Op-ed views and opinions expressed are solely those of the author.
“Politics, the crooked timber of our communal lives…” the late Charles Krauthammer so eloquently stated in his book, “Things That Matter.” He went on to say we could have the most advanced culture but if we get the politics wrong, it could all be swept away.
In 1986 and 1987 Krauthammer won the Pulitzer Prize, back to back, for his Washington Post columns which were syndicated to 400 publications worldwide.
In his youth, Krauthammer was a Democrat. Like Ronald Reagan, he began to see the party swing more and more to the left. He understood and cherished the values of the American conservative. He left WaPo to write for Time, Weekly Standard and, ultimately, became a regular contributor at Fox News. He was beloved by many. Charles Krauthammer died in June last year.
Tom Tillison’s BizPac Review article published on Friday, “Off heels of disaster ISIS flub, WaPo unleashes mind-numbing headline” describes this “mind-numbing” headline: “Can Republicans relearn how to accept political outcomes they don’t like?”
The long string of tweets pulled from Twitter were hilarious. Clever, witty tweeters with their takes on this new story. At one time Washington Post was a great literary institution, known for its objective view of events. Long ago. How far it has fallen.
One tweeter absolutely nailed it. “The projection is strong with this one.” How true. Must be a psychologist.
Ponder for a moment: Why are taped reels in movie houses called projections? Because auteurs like to think their moving images, their craft as a whole, is a reflection of real life. Just like when one looks into a mirror or into a still pool of water. A back-at-cha opposite image.
From a counseling perspective, to project is to consciously or unconsciously accuse someone of your own misdeeds, rather than face them. For those who consciously do this, it is an easy escape. Easy, not healthy. For those who unconsciously do this. Well, it requires more introspection. A lot more.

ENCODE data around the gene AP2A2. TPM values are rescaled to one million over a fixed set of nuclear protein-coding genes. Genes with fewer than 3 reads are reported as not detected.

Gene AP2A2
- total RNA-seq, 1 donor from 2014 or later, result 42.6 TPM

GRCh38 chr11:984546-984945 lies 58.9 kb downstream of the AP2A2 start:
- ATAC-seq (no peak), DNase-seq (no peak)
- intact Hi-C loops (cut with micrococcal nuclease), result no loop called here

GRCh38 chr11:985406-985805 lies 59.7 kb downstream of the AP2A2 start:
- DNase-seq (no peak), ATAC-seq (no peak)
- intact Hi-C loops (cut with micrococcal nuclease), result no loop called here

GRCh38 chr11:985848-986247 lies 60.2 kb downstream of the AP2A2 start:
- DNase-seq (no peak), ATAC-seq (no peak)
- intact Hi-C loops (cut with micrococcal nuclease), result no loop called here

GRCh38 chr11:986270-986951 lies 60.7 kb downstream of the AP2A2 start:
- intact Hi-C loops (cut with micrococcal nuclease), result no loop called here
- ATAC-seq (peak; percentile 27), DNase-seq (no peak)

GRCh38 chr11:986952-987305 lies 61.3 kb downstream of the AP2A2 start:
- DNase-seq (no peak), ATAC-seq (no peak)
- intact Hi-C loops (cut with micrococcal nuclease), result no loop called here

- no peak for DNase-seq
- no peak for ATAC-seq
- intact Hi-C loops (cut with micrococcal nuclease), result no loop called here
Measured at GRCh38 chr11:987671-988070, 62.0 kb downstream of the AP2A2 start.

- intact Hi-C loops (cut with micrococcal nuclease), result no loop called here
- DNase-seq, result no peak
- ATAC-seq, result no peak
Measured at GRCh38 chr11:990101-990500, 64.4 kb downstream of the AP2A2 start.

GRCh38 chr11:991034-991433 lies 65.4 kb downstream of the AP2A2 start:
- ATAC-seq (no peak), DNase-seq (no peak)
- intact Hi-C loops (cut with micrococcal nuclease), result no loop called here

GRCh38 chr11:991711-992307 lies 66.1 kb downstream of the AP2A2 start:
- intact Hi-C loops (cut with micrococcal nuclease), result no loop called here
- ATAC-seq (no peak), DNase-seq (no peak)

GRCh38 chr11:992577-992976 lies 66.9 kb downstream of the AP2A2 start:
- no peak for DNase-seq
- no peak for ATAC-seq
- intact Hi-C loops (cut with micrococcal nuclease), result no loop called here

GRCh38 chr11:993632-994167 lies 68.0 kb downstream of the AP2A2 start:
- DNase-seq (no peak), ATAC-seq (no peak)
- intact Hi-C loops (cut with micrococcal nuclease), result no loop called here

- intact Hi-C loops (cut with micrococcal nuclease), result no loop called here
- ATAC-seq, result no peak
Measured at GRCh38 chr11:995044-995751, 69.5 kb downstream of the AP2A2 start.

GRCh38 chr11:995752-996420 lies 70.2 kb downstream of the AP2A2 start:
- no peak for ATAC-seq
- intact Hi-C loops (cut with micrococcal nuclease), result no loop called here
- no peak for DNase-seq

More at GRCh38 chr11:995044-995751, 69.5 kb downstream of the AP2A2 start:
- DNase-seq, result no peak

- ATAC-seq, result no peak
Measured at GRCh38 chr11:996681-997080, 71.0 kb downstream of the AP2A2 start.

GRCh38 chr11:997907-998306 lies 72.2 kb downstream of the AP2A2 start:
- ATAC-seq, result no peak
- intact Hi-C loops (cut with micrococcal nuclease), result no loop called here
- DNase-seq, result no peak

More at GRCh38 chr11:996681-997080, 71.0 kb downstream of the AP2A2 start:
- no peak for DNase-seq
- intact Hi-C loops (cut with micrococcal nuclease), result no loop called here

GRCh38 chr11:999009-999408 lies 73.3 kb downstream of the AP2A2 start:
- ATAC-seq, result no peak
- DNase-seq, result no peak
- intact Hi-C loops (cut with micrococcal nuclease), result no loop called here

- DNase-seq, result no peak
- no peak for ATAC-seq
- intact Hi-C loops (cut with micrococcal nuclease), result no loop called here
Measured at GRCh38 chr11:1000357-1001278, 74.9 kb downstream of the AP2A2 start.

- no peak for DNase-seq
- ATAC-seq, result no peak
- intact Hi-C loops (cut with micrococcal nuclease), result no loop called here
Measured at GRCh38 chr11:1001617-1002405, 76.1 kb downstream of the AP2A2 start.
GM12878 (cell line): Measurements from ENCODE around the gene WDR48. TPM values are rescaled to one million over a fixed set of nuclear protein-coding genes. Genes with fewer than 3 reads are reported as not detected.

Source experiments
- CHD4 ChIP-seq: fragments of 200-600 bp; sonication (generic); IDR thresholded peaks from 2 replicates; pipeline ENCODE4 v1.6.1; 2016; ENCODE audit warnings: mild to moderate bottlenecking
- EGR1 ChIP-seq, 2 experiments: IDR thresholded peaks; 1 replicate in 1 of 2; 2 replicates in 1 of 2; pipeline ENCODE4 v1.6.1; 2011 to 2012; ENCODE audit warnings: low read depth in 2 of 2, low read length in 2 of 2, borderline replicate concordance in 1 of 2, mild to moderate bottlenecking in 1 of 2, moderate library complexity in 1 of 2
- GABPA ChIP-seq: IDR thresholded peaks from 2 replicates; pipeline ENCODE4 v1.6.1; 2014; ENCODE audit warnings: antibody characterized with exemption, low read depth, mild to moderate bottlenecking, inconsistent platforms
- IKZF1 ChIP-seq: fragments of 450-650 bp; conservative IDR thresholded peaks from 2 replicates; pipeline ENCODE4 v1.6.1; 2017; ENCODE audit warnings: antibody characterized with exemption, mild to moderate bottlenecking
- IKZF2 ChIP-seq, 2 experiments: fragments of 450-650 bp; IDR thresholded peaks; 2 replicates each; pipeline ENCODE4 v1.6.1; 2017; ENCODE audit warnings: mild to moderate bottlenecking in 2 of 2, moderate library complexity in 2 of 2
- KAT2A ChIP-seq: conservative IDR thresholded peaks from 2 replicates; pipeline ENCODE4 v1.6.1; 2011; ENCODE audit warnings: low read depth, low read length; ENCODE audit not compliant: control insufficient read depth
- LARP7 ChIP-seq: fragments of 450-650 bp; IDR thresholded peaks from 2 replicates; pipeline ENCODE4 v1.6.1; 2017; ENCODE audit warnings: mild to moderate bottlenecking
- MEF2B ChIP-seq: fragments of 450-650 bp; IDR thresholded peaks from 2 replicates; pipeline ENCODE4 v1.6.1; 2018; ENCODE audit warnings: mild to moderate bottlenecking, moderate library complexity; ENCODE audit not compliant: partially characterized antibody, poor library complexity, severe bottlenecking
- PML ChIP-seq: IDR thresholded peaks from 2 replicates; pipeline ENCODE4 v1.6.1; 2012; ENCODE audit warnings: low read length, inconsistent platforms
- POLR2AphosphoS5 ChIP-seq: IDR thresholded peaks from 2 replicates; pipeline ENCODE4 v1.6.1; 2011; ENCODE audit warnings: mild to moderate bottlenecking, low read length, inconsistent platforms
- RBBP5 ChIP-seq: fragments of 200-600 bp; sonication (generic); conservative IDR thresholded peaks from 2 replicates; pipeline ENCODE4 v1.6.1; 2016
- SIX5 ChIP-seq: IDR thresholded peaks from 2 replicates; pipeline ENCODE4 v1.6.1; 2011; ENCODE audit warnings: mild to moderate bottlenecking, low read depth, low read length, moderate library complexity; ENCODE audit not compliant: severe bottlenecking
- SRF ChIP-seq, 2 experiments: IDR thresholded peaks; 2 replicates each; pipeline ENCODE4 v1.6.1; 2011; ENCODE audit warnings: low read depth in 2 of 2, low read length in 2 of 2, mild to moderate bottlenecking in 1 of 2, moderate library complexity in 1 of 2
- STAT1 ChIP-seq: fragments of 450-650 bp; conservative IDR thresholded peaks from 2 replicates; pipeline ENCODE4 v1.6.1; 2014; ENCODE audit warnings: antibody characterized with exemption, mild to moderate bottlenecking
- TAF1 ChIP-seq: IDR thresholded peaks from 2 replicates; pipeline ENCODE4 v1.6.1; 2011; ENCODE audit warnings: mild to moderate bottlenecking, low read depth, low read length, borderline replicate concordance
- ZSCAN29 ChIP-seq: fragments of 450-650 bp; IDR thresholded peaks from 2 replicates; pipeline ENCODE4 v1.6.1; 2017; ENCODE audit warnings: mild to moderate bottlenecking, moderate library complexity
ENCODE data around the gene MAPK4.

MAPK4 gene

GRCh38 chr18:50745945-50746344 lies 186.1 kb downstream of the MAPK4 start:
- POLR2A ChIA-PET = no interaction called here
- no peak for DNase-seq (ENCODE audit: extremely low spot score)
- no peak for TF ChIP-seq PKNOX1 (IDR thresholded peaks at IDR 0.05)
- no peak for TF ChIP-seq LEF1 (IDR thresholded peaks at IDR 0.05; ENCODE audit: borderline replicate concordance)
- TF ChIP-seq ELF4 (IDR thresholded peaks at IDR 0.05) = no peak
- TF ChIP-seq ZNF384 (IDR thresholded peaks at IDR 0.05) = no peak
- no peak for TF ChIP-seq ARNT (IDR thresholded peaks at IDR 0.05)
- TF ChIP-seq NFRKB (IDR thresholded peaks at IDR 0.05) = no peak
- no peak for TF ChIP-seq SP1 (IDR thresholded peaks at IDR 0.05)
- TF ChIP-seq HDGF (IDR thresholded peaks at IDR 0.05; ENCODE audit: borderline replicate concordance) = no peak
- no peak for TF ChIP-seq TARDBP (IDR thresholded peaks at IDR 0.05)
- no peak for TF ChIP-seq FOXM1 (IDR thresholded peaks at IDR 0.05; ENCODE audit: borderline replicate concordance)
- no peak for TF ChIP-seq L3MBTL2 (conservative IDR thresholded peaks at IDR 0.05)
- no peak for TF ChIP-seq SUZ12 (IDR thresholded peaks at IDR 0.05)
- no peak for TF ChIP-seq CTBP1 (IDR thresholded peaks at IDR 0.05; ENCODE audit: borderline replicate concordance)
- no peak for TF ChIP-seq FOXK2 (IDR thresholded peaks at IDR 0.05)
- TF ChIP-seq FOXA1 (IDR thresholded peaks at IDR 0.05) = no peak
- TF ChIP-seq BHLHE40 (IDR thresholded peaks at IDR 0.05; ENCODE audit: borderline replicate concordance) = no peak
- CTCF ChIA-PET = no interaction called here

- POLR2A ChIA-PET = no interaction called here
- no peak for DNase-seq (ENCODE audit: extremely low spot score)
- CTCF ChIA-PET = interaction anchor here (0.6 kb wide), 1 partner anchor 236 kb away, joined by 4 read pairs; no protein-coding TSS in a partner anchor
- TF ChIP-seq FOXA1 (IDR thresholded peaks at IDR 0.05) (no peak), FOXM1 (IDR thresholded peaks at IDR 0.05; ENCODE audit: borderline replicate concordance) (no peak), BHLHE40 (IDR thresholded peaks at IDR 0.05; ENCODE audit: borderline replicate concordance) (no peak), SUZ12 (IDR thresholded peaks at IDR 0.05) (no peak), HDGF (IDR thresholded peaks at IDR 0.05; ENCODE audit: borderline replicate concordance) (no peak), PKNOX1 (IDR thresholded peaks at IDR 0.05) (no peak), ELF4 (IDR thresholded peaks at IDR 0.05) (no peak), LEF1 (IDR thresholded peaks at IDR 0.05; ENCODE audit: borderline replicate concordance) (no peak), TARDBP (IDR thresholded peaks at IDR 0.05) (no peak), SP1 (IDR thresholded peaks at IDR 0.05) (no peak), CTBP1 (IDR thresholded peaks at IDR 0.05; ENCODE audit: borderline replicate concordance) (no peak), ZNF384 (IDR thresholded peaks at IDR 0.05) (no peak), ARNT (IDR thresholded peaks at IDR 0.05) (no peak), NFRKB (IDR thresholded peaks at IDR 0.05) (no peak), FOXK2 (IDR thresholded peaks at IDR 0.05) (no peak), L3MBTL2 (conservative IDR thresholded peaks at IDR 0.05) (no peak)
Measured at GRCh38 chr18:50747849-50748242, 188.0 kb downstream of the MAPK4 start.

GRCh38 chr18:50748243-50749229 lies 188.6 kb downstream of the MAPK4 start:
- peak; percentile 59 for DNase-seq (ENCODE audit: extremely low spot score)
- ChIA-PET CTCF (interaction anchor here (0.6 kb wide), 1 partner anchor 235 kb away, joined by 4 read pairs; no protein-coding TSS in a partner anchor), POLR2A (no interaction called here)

It would seem current-day Washington Post requires the latter.
If so, it is time for an intervention: A reflective breakthrough, a realization which results in an admission of error, and ultimately — hopefully — a behavior modification. But for behavior change to be effective, positive or negative reinforcement must be immediate. In politics, that could be key. Because policymaking, legislation, committee oversight and hearings, all things government, are so slow to affect change that we Americans, oftentimes, find ourselves no longer thinking about some of the more egregious behavior. Or — even worse — with the lapse of time, indifference settles in and we allow our government officials — good ‘ol boys that they are — to condemn good behavior and reward the bad.
When the list of projectionist contraventions becomes long enough, the public tends to forget. And the Socialists, Progressives, complicit Democrats, and their co-conspiring propaganda machines hope we forget.
You, I’m sure, can name many obvious projectionist tactics used by Democrats in recent days.
We shake our heads and laugh, but for the accuser to open a hearing for one of the most significant and weighty Congressional functions of our government with a ridiculous “parody” … I still can’t get past that one, Schiff. And I am just one of many, many Americans who can’t.
Strange times in America. So, have we reached our ever-lovin’ critical mass yet? Let’s flip the tables on these gas-lighters in 2020.
It’s time for an intervention with immediate reinforcement. Great men like Krauthammer would require it. Americans should demand it.
Let’s hope the Democratic party and The Washington Post have not already joined him in death.
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